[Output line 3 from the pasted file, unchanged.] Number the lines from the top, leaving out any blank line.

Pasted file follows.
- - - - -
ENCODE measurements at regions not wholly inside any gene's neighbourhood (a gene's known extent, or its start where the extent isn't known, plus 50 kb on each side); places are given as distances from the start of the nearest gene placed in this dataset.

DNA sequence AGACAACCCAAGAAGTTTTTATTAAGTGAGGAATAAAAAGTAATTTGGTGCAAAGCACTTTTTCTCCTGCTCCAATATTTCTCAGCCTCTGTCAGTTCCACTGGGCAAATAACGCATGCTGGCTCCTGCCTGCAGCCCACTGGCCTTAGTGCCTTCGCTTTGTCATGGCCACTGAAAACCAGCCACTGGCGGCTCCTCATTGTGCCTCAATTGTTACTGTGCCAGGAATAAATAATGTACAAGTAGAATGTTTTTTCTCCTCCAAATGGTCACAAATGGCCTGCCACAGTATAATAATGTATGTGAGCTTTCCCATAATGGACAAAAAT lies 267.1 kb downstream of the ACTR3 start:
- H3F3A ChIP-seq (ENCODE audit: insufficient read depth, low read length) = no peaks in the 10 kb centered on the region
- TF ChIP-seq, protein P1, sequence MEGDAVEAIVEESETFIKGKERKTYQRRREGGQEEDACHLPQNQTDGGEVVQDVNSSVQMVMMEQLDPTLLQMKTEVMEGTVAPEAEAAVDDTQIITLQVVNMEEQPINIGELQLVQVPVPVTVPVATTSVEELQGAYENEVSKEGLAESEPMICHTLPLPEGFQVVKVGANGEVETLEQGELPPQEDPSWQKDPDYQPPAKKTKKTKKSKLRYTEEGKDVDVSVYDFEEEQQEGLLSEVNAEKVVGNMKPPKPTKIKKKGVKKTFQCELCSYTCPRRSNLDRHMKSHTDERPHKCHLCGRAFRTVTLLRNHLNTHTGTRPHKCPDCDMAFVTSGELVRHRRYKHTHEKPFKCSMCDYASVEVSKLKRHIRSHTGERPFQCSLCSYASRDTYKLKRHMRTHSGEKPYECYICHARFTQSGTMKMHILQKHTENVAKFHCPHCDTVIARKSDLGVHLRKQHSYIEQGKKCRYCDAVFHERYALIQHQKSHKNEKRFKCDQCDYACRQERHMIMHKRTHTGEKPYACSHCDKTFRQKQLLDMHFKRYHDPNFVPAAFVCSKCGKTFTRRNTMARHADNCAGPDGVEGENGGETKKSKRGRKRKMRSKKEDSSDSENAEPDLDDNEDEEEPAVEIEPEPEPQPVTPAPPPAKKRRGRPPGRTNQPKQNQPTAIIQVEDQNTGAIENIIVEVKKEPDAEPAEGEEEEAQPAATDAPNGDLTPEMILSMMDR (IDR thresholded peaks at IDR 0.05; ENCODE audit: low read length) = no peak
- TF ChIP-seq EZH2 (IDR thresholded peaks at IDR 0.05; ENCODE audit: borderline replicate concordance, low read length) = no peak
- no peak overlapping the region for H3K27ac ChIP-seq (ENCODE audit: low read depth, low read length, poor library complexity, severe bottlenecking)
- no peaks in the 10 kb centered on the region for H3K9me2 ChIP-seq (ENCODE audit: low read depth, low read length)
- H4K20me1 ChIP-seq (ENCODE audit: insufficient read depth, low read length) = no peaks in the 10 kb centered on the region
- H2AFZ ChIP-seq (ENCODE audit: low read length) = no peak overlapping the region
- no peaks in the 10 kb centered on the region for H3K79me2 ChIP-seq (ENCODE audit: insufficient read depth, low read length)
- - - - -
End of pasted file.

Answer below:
- H3F3A ChIP-seq (ENCODE audit: insufficient read depth, low read length) = no peaks in the 10 kb centered on the region